It’s the scientific consensus that, out at the edge of the solar system, Voyager 1 has crossed the termination shock — possibly again — and is now sailing through the heliosheath, the outer layer of our sun’s bubble of influence. That far from the sun, the solar wind “bunches up” as it slows down against the pressure of the interstellar wind, causing an increase in temperature, and in the density of the magnetic field around Voyager.
It’s hoped that the Voyagers will continue operating long enough to reach the heliopause, that point at which the solar wind starts streaming backward into the sun’s wake, and punch through into true interstellar space. More from the Voyager home page about those outer layers.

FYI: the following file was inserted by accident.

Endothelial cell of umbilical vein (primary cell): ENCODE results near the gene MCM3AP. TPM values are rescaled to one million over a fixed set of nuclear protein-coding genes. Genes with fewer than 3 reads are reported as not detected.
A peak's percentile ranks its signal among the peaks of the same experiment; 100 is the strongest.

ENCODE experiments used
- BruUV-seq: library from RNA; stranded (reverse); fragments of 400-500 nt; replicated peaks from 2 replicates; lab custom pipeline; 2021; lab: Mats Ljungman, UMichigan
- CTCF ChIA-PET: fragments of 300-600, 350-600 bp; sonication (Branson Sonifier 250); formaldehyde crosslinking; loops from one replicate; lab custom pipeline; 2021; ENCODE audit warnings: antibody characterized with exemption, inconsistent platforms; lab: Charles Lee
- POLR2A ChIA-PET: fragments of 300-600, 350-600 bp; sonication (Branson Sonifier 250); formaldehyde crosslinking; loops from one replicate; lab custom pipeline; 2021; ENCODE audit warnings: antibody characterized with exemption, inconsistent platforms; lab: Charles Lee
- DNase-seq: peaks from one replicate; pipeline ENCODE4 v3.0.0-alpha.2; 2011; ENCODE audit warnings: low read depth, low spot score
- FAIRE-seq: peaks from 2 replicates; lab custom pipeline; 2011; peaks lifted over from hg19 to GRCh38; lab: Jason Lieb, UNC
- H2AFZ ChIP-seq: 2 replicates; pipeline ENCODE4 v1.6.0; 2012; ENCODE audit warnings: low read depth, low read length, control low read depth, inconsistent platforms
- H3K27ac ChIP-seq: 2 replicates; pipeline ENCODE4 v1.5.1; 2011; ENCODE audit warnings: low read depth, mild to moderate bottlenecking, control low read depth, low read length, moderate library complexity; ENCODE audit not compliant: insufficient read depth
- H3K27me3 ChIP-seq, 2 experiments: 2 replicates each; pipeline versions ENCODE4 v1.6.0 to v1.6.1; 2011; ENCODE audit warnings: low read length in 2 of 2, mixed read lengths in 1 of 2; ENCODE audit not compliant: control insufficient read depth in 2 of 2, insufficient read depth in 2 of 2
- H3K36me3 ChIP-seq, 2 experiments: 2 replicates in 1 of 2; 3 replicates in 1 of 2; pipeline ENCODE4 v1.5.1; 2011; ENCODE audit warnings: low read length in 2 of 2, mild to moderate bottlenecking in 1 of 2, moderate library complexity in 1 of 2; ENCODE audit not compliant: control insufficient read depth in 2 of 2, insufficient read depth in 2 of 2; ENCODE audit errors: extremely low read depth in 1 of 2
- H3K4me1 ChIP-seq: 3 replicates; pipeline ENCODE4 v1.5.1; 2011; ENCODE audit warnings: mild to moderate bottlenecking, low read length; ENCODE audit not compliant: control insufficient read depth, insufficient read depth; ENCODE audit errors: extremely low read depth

The earlier probe Pioneer 10, by the way, is flying in the opposite direction, into the heliosphere, the sun’s wake trailing behind it as it moves through the interstellar medium. Sadly, we lost contact with Pioneer 10 in 2003.